Author: Esa Väliverronen – University of Helsinki. Finland
The presentation is based on two kinds of data. First, we have made three consecutive representative surveys (from April 2020) of Finnish adult population (information sources, trust and perceptions of expertise). Fourth survey will be made in April 2021. Secondly, we have gathered extensive social media data, mainly from Twitter and discussion platforms. Our focus is on the public contestation of science and expertise on from the beginning of the epidemic.
In the end of February 2021, there were a total of 742 deaths associated with COVID-19 in Finland, and the number of reported cases was 56 407. Thus, so far, Finland has managed the epidemic fairly well, similarly to other Nordic countries, Norway, Denmark and Iceland, and much better than Sweden, which adopted a different strategy related to COVID-19. High trust in institutions is often presented as one the main reasons for the success in mitigating the pandemic.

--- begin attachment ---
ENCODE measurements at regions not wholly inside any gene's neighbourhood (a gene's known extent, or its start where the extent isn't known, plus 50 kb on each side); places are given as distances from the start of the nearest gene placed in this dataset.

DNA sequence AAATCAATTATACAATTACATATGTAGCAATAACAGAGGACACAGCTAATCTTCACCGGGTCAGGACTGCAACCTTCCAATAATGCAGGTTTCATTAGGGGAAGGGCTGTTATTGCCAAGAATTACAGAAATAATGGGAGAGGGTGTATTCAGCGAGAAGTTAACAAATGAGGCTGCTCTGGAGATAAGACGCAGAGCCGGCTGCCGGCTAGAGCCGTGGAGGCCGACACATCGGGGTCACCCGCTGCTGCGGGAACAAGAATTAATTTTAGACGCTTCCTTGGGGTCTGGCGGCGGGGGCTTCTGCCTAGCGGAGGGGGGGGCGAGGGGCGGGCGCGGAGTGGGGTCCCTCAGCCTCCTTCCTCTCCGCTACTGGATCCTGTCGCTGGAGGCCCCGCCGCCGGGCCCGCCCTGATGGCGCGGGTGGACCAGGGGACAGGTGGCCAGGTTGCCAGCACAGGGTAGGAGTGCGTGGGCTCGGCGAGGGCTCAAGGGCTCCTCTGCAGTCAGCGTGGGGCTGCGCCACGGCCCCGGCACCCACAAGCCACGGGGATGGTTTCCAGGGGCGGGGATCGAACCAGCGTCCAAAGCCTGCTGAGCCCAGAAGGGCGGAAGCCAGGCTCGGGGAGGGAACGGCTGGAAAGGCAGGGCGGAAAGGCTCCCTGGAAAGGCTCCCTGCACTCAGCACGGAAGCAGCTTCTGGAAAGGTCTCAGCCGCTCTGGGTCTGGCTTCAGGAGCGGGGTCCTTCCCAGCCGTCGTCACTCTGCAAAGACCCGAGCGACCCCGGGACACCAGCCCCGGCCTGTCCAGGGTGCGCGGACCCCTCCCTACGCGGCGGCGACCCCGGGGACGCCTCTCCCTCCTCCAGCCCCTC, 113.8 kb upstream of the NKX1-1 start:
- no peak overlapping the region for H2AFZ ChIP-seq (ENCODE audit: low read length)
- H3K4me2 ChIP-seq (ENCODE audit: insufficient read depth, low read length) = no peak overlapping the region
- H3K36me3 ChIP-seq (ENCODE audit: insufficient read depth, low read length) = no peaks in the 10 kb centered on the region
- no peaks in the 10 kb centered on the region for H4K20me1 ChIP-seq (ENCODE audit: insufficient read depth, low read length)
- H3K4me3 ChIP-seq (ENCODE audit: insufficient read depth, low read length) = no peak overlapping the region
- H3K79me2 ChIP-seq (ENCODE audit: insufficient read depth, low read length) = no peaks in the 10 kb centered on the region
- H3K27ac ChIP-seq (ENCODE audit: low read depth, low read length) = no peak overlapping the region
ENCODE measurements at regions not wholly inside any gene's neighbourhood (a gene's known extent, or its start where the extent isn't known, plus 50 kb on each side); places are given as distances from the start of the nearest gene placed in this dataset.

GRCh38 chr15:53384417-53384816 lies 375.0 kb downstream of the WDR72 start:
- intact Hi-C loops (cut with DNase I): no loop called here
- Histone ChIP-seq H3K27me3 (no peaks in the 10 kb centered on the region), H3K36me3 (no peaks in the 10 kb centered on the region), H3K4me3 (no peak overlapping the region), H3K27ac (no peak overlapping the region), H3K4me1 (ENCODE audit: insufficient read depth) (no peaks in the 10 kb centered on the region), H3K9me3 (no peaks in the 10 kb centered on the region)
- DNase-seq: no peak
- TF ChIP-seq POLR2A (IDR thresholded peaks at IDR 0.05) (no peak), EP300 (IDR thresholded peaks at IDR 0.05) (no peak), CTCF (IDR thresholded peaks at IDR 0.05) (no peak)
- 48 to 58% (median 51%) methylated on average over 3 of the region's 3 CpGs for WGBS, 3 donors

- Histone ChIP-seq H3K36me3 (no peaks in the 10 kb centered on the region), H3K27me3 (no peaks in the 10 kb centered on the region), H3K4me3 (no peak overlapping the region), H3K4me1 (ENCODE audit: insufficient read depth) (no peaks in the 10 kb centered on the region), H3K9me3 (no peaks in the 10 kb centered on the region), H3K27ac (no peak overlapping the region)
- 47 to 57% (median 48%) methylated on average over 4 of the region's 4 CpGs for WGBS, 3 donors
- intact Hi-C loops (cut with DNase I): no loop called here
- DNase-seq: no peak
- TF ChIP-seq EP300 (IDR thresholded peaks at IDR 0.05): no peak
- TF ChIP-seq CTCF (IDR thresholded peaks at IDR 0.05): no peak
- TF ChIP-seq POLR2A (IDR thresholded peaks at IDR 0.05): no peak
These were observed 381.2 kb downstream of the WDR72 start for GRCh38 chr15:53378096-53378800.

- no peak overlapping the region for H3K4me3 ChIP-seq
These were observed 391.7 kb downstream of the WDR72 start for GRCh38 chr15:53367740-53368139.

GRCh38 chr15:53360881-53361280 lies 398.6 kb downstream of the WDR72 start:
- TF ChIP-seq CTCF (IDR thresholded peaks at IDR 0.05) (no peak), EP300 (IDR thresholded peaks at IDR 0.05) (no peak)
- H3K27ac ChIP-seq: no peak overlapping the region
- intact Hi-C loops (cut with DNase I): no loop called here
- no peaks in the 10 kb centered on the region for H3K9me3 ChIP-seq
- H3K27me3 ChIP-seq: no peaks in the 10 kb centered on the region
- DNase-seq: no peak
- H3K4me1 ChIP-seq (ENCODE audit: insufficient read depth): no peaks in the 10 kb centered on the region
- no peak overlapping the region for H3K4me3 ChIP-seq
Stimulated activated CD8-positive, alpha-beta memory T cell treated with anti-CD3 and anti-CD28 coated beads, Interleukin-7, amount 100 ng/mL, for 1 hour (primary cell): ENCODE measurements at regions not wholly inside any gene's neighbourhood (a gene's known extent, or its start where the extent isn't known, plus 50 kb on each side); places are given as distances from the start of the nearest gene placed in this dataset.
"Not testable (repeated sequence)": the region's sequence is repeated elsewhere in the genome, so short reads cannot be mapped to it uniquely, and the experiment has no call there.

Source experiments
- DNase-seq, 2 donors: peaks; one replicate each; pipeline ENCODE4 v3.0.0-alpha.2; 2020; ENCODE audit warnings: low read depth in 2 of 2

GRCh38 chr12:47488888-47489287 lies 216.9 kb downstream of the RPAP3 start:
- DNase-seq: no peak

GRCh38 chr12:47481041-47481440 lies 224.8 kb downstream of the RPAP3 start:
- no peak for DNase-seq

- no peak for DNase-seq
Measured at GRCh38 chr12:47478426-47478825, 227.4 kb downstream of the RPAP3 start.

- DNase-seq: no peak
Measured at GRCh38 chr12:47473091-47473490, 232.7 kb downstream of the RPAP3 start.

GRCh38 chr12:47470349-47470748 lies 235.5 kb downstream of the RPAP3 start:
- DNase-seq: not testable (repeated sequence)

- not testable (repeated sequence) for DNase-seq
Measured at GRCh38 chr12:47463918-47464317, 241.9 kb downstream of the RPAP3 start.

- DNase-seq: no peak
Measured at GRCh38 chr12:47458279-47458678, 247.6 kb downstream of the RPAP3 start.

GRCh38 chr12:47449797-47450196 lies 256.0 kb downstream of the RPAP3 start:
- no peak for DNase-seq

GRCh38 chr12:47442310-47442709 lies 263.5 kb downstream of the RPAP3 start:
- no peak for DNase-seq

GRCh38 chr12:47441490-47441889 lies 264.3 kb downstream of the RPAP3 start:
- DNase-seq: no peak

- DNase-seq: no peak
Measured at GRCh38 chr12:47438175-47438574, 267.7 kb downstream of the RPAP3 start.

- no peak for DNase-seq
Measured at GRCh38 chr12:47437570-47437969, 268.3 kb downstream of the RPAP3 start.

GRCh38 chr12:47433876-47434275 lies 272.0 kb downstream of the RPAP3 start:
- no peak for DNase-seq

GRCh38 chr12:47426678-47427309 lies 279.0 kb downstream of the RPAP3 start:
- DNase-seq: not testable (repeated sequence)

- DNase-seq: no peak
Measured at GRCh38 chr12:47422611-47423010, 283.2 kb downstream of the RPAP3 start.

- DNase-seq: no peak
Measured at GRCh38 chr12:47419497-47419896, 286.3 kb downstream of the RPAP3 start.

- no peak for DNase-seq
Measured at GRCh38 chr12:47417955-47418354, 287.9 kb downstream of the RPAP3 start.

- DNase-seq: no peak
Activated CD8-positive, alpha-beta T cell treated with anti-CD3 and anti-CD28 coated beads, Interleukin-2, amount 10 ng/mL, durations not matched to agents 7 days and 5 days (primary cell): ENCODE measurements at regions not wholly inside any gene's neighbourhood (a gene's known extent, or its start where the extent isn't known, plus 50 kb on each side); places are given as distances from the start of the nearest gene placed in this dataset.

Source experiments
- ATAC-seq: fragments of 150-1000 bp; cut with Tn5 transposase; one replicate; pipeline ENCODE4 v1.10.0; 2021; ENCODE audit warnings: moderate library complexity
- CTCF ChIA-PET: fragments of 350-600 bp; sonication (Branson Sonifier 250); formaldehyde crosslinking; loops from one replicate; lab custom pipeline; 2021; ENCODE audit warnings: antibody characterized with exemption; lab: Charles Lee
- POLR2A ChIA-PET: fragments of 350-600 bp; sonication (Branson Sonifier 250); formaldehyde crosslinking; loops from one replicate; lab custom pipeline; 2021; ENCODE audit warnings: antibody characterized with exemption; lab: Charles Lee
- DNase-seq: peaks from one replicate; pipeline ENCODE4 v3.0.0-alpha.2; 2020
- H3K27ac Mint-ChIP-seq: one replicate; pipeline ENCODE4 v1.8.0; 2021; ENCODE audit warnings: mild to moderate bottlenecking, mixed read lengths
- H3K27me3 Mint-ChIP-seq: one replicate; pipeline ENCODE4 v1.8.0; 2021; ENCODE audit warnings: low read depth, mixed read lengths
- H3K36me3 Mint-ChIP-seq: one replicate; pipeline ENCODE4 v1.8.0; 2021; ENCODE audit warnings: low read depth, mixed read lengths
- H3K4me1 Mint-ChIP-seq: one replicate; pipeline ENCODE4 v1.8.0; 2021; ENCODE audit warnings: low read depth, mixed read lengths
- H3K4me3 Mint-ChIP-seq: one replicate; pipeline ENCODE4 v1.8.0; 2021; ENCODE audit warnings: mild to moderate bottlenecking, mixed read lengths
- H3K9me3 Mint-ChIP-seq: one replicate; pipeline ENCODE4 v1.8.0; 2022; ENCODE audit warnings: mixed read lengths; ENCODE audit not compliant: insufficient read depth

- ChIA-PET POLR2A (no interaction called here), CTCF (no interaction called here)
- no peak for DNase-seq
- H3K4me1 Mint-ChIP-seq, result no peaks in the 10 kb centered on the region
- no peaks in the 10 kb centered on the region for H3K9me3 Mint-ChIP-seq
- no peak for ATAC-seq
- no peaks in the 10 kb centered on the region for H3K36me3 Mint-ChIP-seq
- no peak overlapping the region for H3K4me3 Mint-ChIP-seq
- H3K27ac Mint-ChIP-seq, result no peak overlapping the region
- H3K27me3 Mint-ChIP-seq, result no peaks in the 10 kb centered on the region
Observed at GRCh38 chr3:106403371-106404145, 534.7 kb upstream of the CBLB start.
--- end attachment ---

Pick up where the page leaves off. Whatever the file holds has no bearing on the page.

However, despite the relative success, Finnish health authorities — represented by the Finnish Institute for Health and Welfare, Finland (THL) and the Ministry of Social Affairs and Health issues (STM) in Finland — have been often questioned in public discourse during the epidemic.
The first results of the surveys reveal that despite of the criticism, the general trust on THL as well as other scientific institutions and experts remained high since Spring 2020. However, there are some interesting differences on the level of trust and perceptions of expertise, based on age, gender, level of education, and particularly, on political orientation.
The author has not yet submitted a copy of the full paper.
Presentation type: Individual paper